My professional training as a city planner is without a doubt part of the reason this topic idea caught my eye, but the consensus that about 70-80% of current carbon emissions are linked to cities is what convinced me to share this with the rest of you.
It is not a big surprise that cities are so linked to climate change pollution. Over 50% of the global population live in cities now — up from 3% in 1800, 14% in 1900 and 30% in 1950 — and in developed nations, the biggest contributors to climate change, about 74% of the population live in urban areas.
The bottom line is, if we are going to address climate change, one of the best things we can do is address how cities are organized and used.
“If the cities of today are the biggest threat to the climate, tomorrow’s cities may well be the solution,” Lasse Gustavsson, Secretary General of WWF Sweden says.
An analysis by Booz & Company predicts that $350 trillion, 7 times the current global GDP, will be spent on cities — on urban infrastructure and operations — in the next 30 years. How that money is spent will have a large impact on the state of the climate, the state of the world and the quality of life of humans everywhere.
Much of this money is expected to be spent on small and fast growing cities, places that could really experiment with different patterns of development.
A new report by WWF, Reinventing the City, argues that the goals these cities and others need to achieve are dramatically reduced need for and use of energy, support for clean and climate friendly development in developing countries through innovative financing strategies, and broad use of new, clean technology.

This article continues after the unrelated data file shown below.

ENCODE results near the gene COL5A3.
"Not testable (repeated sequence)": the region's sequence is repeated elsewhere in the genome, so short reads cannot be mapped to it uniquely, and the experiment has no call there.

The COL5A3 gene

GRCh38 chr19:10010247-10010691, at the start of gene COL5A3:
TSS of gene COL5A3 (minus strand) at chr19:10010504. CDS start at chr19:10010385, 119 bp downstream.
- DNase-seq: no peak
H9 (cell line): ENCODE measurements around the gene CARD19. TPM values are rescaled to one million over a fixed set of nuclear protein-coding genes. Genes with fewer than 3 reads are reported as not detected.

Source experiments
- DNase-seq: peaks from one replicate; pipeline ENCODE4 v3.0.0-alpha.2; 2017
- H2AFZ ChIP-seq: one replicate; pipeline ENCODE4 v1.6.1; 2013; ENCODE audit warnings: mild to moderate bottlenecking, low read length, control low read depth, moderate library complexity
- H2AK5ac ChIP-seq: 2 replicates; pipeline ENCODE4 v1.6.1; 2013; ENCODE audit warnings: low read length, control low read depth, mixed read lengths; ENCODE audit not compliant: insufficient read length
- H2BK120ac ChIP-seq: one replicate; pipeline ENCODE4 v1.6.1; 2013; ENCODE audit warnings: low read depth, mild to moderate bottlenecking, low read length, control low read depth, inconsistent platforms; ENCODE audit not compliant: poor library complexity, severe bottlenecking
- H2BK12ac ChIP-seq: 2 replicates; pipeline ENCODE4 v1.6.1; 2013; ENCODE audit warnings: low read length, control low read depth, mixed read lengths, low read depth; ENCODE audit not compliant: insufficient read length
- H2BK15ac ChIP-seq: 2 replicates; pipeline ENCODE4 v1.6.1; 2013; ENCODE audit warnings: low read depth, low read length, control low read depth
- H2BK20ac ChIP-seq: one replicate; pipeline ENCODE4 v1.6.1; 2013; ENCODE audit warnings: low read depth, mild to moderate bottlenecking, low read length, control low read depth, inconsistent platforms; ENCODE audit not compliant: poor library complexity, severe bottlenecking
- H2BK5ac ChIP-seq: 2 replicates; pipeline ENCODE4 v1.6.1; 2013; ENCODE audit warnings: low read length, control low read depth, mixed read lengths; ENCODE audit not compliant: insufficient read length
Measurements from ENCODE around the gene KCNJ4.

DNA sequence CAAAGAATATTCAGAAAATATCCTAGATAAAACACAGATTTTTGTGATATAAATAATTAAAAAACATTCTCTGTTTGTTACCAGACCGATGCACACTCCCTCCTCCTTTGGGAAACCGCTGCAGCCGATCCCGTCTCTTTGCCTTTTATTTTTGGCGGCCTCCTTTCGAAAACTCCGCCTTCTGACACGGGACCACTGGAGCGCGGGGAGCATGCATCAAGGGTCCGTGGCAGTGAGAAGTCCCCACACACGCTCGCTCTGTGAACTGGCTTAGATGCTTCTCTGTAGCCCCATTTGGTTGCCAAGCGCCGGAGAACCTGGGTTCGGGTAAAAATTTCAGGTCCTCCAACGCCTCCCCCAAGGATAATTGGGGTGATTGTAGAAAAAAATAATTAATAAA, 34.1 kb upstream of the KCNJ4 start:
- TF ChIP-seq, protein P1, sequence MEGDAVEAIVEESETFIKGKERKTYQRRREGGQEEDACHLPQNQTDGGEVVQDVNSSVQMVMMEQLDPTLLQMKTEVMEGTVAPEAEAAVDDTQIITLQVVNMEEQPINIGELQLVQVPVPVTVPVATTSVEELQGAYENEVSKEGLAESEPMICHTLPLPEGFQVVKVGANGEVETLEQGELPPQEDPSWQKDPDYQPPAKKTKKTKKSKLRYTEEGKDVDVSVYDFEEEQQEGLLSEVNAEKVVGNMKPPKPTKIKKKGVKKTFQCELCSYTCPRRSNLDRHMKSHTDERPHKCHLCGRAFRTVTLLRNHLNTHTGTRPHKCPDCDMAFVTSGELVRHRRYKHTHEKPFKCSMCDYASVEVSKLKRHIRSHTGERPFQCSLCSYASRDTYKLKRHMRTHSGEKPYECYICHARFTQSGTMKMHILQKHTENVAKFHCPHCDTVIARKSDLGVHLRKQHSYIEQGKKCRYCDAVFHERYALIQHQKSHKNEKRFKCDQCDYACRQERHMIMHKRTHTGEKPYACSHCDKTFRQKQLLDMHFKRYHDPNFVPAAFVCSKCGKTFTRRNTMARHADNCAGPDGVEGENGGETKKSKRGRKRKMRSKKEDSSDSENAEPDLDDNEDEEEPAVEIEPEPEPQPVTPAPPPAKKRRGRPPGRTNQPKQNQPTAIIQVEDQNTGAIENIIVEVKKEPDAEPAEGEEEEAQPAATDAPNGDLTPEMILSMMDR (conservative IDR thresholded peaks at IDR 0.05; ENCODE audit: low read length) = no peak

In particular, cities need to promote the use of bicycles, efficient mass transit, and people’s own two feet for transportation purposes, getting away from the auto-dependent or auto-oriented style of development that dominated urbanization in the past 50-60 years. Currently, transportation is the leading net contributor to climate change pollution in the United States. Our style of development needs to change and, furthermore, it shouldn’t become the norm in other places around the world.
Even if cars become cleaner (i.e. start running on solar-powered electricity or hydrogen), they are still highly inappropriate for and inefficient in urban areas. Take a look at the great image below to get an idea of how many more materials and how much more space is needed to accommodate cars than other modes of transport.
Additionally, creating buildings that make the most use of passive solar energy and natural lighting, that use energy very efficiently, and that generate their own energy through renewable means when possible (through the development of better urban building and design codes) could go a long way in cleaning up the city.
Lastly, for now, integrating food production and cities is a critical issue. Food is a necessary, everyday part of life. It should be grown on the tops of buildings, when possible, in urban and community gardens, and locally produced food should be promoted (either through subsidies, taxes on non-local food, innovative land use planning, outlets for local food retailing, public education campaigns, and other creative measures).
There is much that can be done. This post is by no measures a comprehensive view of what is possible but more of a statement that the ways in which we view, organize, develop, and use cities as a whole is a critical piece of the “Solutions to Climate Change” puzzle. It is not just about our energy companies and fuel sources.